“Listen to your conscience,” my mother would say.But where does that mysterious urge to do what is right come from? Scientists have now pinpointed the brain circuitry that compels us to behave according to social norms; moreover, researchers can boost a person’s fairness by exciting this brain region, and promote cheating by inhibiting this bit of brain tissue.
In any major mapping expedition shouldn’t the first priority be to survey the uncharted regions? In mapping the brain, that would be charting the neglected half–glia.
The Brain Mapping Initiative announced by President Barack Obama earlier this year seeks to map and monitor the function of neural connections in the entire brain of experimental animals, and eventually in the human cerebral cortex. Several researchers have raised doubts about the project, cautioning that mapping the brain is a far more complex endeavor than mapping the human genome, and its usefulness more uncertain. Continue reading
I was stopped at a red light. Through my rear view mirror I saw the car speeding toward me. The driver was looking down operating a cell phone in his lap. I considered putting my car in park because the rapid acceleration in a crash is what damages, but I did not want to limit my options. As the car barreled toward me at full speed I applied my brakes hard with both feet and braced for impact. Continue reading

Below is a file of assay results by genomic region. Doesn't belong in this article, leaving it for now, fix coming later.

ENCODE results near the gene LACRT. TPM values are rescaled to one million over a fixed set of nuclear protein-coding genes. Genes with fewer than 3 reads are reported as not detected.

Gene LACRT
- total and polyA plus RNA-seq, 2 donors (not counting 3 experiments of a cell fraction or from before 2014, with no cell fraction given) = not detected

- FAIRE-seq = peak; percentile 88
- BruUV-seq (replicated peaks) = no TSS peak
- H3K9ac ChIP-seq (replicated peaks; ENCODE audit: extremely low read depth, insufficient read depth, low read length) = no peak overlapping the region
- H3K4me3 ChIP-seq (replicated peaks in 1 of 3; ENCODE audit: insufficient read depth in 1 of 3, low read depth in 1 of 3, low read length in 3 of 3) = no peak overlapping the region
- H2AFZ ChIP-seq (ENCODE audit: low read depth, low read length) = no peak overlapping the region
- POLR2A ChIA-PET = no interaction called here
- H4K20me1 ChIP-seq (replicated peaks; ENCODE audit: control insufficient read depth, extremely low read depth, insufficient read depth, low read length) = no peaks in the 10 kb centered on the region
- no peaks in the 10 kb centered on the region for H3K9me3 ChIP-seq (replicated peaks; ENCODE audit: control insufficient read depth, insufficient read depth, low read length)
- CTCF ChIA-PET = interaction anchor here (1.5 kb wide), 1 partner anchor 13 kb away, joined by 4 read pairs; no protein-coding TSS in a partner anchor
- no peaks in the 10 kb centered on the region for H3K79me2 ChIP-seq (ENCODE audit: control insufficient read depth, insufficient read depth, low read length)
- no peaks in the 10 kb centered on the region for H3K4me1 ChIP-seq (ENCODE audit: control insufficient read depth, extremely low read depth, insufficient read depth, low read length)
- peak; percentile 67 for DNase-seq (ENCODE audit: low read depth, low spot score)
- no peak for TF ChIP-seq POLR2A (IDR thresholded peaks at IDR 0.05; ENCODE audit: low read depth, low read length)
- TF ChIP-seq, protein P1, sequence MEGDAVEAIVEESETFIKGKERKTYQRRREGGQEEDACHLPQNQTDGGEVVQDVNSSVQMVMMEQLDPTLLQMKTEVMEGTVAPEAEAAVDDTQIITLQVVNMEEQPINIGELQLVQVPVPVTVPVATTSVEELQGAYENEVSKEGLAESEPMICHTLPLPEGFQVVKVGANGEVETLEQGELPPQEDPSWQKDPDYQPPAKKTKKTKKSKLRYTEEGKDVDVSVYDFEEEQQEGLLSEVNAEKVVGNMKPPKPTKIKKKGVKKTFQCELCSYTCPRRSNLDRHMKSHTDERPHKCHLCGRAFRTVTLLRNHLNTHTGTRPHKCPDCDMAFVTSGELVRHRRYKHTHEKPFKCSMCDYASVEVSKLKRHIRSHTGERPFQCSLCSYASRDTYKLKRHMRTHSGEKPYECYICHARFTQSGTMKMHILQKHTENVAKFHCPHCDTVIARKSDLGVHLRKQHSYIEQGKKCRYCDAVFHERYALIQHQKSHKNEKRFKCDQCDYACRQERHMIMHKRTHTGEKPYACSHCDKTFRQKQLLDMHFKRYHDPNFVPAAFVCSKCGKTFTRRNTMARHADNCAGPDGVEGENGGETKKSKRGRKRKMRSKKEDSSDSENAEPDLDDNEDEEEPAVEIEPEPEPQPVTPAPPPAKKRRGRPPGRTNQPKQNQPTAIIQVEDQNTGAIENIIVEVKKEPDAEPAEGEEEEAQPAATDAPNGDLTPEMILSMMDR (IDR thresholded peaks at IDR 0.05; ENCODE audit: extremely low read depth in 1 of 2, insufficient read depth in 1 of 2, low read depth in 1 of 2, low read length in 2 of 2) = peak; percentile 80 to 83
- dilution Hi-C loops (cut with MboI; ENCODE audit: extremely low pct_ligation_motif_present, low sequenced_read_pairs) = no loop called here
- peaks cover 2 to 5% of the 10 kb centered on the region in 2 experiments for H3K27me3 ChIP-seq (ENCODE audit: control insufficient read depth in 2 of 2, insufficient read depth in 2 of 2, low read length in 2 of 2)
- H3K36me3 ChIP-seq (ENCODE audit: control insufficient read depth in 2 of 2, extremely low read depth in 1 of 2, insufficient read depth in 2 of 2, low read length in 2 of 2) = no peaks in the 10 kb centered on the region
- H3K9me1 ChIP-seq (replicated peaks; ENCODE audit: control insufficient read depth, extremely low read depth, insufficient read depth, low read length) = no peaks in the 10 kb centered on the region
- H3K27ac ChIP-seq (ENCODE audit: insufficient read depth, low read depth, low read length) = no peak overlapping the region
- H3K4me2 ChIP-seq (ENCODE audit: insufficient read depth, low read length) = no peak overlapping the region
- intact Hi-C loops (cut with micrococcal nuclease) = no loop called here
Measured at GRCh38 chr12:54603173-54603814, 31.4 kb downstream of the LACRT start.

The financial and political torrent now undermining the foundation of scientific research creates a unique calamity for scientists in training, which will have profound and long-lasting consequences for society. See Huffington Post Science: http://www.huffingtonpost.com/dr-douglas-fields/the-collapse-of-science-n_b_3416953.html
This may seem like old news. Thanks to Will Smith’s “neuralizer” blasting away horrific memories of alien attacks in the 1997 movie “Men in Black,” and the quest to bury the heartbreak of a broken romance in the 2004 flick “Eternal Sunshine of the Spotless Mind,” the concept of erasing memory has become commonplace. Continue reading
The last time I was on Boylston Street it was to give a lecture in November at a scientific meeting in the Weston Hotel. Today, Sunday, I’m looking out onto an empty street, barricaded. An eerie modern-day ghost town festooned with yellow police tape rippling in the cold Boston wind. Continue reading
Is it possible to identify a murder from facial features alone? Supporting evidence comes from a new brain imaging study. Continue reading